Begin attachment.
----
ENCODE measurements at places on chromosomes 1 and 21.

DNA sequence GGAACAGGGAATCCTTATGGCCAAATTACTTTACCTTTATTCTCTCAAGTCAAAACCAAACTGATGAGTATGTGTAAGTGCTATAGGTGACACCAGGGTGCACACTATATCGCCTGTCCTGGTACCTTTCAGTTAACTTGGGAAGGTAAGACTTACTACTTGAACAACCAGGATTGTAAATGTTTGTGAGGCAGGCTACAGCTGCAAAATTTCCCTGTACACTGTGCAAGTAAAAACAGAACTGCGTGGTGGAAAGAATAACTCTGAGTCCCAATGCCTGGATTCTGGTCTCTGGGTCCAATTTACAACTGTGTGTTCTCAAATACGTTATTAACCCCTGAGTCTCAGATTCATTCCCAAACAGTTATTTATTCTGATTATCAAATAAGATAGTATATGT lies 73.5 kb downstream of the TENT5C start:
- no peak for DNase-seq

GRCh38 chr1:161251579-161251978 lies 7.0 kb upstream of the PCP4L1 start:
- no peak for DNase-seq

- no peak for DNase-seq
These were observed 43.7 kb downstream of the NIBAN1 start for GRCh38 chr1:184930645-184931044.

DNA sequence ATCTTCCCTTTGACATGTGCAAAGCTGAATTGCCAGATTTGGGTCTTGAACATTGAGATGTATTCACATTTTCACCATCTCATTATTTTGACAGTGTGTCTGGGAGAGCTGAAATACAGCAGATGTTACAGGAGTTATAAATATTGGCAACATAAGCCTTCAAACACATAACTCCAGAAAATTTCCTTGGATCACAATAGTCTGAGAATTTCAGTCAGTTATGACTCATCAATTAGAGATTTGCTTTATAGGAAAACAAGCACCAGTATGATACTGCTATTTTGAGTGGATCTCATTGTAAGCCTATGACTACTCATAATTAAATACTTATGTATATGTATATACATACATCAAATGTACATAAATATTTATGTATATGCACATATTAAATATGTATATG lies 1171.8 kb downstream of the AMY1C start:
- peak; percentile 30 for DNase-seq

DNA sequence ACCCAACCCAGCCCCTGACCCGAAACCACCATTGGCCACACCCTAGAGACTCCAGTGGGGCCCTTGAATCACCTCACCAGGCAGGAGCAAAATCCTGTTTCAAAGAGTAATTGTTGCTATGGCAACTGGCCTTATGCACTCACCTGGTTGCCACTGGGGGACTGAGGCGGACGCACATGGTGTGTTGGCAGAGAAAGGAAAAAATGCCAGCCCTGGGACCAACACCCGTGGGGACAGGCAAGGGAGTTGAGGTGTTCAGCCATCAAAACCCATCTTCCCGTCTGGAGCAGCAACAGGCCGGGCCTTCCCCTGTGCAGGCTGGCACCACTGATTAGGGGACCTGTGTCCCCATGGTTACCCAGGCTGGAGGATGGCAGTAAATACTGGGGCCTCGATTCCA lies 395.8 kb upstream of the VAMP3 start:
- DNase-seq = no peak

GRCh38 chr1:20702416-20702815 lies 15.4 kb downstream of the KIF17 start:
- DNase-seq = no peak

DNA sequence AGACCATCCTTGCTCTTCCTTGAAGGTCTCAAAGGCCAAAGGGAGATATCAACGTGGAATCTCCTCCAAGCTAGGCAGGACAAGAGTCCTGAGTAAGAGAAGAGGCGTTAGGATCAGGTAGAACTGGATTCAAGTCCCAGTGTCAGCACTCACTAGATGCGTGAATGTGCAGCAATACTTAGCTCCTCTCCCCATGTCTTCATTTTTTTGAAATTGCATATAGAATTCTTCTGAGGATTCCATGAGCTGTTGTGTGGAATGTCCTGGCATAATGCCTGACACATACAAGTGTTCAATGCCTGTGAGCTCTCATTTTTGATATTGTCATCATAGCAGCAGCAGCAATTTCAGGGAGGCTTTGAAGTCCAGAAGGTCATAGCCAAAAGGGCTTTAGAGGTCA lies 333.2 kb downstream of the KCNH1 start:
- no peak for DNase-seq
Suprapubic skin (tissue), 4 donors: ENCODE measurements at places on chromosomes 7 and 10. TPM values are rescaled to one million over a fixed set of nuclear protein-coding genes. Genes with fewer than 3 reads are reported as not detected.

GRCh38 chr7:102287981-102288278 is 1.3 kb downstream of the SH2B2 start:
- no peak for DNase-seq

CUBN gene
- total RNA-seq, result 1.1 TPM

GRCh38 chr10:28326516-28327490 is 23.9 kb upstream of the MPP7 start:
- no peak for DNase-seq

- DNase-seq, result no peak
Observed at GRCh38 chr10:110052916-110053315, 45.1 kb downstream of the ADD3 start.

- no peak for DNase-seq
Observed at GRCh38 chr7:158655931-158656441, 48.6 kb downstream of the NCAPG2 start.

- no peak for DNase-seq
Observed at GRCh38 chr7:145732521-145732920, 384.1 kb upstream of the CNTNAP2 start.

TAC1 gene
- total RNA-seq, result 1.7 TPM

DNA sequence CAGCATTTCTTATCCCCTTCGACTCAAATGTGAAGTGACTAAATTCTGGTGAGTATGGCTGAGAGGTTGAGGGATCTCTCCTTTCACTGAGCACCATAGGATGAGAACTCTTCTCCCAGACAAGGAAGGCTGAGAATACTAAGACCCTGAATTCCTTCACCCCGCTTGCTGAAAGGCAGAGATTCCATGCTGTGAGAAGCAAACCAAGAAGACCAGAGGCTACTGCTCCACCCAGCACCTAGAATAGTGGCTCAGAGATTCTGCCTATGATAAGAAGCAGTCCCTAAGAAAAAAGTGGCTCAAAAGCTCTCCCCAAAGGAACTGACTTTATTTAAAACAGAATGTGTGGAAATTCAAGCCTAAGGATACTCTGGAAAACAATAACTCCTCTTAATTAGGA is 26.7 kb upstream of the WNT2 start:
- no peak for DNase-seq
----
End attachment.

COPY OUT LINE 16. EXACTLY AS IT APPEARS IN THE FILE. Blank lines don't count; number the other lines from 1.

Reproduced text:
Suprapubic skin (tissue), 4 donors: ENCODE measurements at places on chromosomes 7 and 10. TPM values are rescaled to one million over a fixed set of nuclear protein-coding genes. Genes with fewer than 3 reads are reported as not detected.